Choose which method is best for the object and start po […]
Choose which method is best for the object and start polishing your stainless steel item.
Choose a non-waxy steel polish. Waxy polishes leaves behind a film, which can gradually dull your stainless steel over time. For best results, use a non-waxy polish with an abrasive component.
You can get stainless steel polishes at most grocery stores in the cleaning aisle. Ask a store employee if you need help locating them.
Choose an oil-based cleaner or water-based cleaner. Water-based cleaners will not remove smudges or fingerprints from stainless steel. For the best polish, use an oil-based cleaner. Water-based cleaners, however, are healthier for the environment, usually less flammable, and less toxic. Decide which benefit is more appealing to you.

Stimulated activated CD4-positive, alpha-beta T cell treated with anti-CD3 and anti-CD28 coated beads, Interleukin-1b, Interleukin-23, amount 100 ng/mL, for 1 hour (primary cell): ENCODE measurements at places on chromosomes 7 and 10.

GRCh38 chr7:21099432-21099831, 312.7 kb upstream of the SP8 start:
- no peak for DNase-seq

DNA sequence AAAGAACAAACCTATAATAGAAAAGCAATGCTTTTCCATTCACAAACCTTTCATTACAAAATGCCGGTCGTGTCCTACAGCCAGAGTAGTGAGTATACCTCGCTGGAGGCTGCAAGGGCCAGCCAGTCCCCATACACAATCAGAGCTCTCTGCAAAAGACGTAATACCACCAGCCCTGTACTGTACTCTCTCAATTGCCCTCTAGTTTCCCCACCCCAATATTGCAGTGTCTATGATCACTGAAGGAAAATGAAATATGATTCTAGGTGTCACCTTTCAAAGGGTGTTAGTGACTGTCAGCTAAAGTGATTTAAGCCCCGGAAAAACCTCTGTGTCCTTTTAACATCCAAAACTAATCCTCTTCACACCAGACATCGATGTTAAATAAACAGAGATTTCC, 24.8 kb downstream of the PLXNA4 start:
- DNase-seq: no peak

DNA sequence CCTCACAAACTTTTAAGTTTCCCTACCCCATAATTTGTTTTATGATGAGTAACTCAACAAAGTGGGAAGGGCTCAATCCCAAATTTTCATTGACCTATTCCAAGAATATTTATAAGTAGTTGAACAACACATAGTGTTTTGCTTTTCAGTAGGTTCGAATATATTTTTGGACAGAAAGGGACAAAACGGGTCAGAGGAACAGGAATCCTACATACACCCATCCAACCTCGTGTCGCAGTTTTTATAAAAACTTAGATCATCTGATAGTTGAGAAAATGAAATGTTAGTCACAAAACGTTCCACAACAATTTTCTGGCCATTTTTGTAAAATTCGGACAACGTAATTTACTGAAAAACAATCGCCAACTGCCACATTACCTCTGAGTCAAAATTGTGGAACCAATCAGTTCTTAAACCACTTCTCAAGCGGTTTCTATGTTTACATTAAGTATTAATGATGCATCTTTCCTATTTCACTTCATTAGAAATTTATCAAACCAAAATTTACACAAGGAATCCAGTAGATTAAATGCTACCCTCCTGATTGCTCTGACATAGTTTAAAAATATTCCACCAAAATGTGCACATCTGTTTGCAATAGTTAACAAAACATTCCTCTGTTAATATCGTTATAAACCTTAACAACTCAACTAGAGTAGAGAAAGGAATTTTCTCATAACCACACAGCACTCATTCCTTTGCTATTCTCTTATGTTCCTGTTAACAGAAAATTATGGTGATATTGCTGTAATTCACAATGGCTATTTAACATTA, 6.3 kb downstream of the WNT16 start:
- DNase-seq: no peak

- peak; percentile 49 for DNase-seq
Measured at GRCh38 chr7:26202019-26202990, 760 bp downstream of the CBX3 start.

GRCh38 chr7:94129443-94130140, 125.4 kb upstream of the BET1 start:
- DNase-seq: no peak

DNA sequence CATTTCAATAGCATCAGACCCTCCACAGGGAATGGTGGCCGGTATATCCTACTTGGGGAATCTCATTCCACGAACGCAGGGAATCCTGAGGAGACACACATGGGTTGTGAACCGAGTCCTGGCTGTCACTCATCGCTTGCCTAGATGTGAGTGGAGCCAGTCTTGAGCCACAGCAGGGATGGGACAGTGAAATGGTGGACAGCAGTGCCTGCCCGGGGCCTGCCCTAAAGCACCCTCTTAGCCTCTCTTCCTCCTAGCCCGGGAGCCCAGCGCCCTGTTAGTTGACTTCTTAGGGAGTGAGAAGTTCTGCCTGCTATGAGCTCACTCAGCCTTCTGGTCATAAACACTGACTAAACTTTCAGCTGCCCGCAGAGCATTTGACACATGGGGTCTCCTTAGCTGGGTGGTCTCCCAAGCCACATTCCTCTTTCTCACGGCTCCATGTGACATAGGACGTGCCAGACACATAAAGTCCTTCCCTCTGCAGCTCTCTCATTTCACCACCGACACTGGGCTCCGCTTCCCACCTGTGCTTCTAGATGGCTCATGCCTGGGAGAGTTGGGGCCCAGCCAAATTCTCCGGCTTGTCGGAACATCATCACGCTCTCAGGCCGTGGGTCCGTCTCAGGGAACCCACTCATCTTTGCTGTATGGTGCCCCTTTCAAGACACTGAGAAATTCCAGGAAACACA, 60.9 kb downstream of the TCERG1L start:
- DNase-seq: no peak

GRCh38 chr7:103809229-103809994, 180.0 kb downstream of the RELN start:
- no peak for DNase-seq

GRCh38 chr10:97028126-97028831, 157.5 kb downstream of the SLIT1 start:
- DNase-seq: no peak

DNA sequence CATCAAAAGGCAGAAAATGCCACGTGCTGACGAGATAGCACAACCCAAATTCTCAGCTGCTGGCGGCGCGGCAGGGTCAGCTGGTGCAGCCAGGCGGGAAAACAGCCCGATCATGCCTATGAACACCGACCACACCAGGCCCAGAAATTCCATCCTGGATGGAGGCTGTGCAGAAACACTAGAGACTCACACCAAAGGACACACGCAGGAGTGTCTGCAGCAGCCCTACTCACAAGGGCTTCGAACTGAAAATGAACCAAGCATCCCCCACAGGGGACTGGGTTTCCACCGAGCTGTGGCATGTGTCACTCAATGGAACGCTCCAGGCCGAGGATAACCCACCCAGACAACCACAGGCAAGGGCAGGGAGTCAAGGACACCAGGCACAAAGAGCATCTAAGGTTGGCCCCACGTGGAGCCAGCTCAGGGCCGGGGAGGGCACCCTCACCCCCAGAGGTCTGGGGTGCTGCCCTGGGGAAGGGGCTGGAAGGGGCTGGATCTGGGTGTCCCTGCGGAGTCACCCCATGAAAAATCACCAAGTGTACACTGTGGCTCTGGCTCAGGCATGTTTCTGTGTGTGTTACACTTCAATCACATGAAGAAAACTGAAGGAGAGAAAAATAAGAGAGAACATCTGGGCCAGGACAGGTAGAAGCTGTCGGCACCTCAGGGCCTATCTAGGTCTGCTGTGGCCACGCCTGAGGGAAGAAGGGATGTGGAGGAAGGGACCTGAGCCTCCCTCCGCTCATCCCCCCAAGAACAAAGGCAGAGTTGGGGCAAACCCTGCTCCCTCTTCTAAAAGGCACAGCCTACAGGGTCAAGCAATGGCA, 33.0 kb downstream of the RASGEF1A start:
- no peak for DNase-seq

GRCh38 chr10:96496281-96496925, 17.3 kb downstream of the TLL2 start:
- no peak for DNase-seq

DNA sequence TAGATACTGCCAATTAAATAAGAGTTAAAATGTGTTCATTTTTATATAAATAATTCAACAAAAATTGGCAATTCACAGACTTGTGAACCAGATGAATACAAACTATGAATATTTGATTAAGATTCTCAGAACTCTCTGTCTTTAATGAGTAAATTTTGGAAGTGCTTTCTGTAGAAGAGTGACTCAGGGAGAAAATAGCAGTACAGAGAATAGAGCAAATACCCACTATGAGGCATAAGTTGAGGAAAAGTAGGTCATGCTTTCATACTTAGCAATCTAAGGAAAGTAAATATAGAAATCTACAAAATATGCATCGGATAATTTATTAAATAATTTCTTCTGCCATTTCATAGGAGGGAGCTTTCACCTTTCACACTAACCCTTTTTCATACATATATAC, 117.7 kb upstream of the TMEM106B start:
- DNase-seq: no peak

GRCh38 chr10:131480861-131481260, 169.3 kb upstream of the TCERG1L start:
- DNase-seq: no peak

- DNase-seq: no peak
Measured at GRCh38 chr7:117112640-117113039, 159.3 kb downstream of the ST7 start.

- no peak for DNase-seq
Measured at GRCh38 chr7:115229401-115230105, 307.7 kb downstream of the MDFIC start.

Find a well-ventilated area to polish your item. Some specialized cleaners can emit fumes that are dangerous to inhale in small spaces. Polish your stainless steel near a window or outside to avoid lightheadedness. Open any windows and doors before you begin cleaning, and never use specialized cleaners in enclosed rooms.
If you feel lightheaded, nauseated, or otherwise ill, leave the room immediately and contact poison control. Keep the product label nearby if possible to give the poison control specialists information.
Spray the cleaner over the object until it is coated in the cleaner. Wear rubber gloves while you spray to avoid getting the stainless steel cleaner on your hands.
Refer to the cleaner label for specific directions and warnings.
Wipe the object down in the direction of the grain. Use a dry microfiber cloth to wipe down your appliance. After you have finished wiping down the object, your object is ready to use. Clean your stainless steel as part of your daily cleaning routine (or after use) to avoid grime buildup until you polish again.